Research Output
On the Utility of Probing Trajectories for Algorithm-Selection
  Machine-learning approaches to algorithm-selection typically take data describing an instance as input. Input data can take the form of features derived from the instance description or fitness landscape , or can be a direct representation of the instance itself, i.e. an image or textual description. Regardless of the choice of input, there is an implicit assumption that instances that are similar will elicit similar performance from algorithm, and that a model is capable of learning this relationship. We argue that viewing algorithm-selection purely from an instance perspective can be misleading as it fails to account for how an algorithm 'views' similarity between instances. We propose a novel 'algorithm-centric' method for describing instances that can be used to train models for algorithm-selection: specifically, we use short probing trajectories calculated by applying a solver to an instance for a very short period of time. The approach is demonstrated to be promising , providing comparable or better results to computationally expensive landscape-based feature-based approaches. Furthermore, projecting the trajectories into a 2-dimensional space illustrates that functions that are similar from an algorithm-perspective do not necessarily correspond to the accepted categorisation of these functions from a human perspective.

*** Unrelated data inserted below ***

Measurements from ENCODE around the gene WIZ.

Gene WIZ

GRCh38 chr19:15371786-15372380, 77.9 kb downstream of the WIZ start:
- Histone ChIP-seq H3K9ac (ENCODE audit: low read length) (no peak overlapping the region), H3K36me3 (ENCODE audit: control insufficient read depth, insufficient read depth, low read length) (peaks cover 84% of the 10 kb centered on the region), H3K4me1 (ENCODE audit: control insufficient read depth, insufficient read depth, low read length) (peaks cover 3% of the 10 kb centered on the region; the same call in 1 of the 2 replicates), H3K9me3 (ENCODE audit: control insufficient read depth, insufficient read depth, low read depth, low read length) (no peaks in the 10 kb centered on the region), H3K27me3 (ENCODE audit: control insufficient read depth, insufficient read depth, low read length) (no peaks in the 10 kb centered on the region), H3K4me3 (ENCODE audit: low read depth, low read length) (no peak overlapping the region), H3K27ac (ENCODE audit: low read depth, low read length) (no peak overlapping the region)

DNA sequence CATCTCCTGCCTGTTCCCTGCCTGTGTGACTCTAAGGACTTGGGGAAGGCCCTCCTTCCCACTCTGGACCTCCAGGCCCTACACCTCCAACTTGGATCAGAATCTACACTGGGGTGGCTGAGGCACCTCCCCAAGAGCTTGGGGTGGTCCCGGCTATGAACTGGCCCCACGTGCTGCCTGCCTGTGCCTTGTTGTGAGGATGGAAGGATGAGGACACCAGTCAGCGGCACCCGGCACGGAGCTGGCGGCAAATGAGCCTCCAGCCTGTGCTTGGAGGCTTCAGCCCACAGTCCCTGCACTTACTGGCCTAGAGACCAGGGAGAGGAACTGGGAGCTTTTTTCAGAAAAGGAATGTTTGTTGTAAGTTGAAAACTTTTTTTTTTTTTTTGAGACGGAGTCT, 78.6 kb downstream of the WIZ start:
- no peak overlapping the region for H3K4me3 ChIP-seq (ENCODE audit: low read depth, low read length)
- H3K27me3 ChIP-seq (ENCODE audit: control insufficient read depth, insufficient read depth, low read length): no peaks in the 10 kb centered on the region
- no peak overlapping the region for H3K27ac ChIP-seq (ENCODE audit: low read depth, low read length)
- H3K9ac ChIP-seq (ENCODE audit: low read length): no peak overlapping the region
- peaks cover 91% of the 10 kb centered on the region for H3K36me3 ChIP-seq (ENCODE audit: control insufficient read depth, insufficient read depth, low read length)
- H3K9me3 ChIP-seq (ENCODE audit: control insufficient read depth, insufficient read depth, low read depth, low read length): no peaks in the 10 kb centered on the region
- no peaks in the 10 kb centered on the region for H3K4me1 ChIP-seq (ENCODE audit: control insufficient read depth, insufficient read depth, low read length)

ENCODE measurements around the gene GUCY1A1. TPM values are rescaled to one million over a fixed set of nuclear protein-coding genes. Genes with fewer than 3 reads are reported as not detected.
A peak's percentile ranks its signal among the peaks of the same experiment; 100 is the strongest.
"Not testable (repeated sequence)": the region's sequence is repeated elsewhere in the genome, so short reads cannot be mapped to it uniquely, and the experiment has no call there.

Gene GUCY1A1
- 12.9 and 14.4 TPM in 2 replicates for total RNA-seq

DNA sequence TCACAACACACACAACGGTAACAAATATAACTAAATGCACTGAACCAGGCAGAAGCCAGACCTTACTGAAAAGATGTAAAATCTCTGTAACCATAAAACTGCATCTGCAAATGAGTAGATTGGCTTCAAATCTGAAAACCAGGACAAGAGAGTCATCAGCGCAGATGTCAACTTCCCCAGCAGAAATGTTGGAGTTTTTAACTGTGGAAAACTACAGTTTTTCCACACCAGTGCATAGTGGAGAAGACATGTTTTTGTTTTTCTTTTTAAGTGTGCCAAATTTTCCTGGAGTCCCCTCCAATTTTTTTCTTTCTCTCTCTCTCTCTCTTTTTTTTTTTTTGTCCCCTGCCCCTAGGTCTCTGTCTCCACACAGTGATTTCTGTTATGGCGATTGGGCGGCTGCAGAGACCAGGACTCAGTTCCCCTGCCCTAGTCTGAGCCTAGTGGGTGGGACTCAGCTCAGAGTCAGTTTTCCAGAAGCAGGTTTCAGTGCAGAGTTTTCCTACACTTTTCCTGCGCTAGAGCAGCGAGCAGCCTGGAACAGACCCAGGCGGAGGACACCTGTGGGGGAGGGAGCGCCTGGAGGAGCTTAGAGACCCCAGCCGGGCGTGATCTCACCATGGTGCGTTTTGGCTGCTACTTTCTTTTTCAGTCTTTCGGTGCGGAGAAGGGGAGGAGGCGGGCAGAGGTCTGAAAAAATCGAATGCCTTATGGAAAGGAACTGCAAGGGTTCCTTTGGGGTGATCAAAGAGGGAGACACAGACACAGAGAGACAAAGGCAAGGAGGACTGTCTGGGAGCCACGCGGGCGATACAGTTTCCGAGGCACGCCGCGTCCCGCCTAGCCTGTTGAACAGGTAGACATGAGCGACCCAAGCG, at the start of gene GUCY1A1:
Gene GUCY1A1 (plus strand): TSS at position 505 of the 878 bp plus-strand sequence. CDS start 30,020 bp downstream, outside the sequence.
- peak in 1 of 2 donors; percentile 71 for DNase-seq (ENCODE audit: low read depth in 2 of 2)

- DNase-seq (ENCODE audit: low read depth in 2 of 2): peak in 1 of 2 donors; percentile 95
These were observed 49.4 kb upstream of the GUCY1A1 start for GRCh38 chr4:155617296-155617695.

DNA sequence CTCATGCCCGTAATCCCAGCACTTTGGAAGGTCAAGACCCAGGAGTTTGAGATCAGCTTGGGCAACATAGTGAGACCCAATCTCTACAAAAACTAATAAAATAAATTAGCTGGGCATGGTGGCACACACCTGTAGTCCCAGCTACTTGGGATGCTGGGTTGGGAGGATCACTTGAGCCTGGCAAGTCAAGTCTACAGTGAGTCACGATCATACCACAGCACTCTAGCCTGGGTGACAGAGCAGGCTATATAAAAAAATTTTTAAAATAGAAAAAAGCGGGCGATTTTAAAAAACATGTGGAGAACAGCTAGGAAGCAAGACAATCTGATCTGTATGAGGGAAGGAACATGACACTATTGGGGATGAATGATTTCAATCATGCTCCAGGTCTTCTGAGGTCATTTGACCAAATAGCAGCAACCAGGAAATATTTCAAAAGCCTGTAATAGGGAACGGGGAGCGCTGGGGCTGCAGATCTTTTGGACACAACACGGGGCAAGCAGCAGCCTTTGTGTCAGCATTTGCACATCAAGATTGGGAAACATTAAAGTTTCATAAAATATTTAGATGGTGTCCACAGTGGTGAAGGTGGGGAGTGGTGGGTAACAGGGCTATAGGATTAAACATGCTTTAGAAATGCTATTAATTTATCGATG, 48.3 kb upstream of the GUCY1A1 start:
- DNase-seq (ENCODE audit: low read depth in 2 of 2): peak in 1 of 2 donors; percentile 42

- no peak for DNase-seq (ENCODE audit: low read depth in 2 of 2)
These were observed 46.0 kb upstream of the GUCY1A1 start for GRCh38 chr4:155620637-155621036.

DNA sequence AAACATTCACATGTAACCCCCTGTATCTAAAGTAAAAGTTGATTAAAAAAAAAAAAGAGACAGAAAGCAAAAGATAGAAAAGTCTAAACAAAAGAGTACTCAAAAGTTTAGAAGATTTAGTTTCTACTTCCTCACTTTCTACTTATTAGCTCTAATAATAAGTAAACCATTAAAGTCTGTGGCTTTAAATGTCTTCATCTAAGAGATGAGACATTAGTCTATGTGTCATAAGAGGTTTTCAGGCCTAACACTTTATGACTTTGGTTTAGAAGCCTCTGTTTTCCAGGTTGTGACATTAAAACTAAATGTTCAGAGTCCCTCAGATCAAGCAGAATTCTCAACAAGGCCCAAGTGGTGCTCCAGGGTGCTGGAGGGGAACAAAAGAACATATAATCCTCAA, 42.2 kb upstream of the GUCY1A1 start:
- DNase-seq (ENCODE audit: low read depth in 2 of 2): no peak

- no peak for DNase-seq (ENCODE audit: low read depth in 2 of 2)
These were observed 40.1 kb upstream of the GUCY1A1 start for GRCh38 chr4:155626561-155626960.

• Date:

    21 March 2024

  • Publication Status:


  • Publisher


  • DOI:


  • Funders:

    EPSRC Engineering and Physical Sciences Research Council


Renau, Q., & Hart, E. (2024). On the Utility of Probing Trajectories for Algorithm-Selection. In Applications of Evolutionary Computation. EvoApplications 2024 (98-114).



Algorithm Selection, Black-Box Optimisation, Algorithm Trajectory

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